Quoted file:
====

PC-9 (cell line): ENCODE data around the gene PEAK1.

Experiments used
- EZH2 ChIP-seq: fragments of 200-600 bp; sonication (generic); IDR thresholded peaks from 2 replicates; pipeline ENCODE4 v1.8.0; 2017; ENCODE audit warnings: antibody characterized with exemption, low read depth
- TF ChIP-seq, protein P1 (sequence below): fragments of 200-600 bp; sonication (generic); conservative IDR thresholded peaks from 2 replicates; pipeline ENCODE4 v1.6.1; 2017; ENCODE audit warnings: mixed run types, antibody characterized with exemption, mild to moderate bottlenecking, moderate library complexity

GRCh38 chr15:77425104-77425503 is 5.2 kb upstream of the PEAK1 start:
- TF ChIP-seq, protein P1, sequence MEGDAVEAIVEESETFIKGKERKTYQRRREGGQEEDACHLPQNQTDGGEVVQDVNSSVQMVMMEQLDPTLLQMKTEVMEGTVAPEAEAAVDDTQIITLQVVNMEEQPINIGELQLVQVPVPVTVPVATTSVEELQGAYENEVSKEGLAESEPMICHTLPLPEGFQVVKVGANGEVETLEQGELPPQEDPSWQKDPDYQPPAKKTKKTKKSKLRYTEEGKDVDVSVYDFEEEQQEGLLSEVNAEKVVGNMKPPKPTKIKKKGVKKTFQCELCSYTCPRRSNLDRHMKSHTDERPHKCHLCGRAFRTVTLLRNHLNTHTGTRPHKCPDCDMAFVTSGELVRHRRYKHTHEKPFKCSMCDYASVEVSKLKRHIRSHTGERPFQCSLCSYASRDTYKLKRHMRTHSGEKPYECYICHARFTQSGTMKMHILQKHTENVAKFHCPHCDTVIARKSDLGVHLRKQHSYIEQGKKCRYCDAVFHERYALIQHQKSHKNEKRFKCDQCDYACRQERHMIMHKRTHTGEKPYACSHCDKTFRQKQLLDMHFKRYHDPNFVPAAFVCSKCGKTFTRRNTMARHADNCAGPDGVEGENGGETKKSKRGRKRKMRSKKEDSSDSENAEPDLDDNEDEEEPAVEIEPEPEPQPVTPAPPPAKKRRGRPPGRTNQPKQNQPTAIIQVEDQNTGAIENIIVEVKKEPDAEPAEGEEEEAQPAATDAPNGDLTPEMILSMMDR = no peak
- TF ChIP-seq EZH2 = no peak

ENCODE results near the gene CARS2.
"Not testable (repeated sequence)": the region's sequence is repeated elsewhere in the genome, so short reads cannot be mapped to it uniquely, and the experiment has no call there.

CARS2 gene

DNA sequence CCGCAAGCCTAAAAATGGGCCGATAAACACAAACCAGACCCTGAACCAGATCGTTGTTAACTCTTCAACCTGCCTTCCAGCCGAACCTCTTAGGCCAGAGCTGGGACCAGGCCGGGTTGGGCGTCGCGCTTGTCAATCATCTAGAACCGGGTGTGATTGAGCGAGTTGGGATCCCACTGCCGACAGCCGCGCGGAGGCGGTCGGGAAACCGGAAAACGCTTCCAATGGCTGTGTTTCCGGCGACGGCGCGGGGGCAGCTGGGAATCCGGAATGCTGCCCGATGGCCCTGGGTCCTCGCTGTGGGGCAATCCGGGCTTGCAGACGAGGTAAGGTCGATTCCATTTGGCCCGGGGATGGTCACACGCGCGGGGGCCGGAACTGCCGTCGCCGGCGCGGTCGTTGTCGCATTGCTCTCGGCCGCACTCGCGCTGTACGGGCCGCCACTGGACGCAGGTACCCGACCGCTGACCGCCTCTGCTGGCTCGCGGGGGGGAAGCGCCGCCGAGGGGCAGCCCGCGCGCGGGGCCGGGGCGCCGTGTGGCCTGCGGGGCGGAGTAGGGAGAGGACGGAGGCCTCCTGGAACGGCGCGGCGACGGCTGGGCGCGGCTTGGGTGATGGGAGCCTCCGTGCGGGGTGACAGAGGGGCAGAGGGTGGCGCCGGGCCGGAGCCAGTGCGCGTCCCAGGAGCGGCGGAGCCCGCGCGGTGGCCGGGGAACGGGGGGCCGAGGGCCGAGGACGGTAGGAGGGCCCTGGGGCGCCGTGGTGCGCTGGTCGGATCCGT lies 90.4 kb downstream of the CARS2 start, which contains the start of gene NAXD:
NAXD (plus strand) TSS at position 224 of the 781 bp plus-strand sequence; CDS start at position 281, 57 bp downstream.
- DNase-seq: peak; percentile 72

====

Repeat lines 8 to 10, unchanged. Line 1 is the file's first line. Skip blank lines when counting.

ENCODE results near the gene CARS2.
"Not testable (repeated sequence)": the region's sequence is repeated elsewhere in the genome, so short reads cannot be mapped to it uniquely, and the experiment has no call there.

CARS2 gene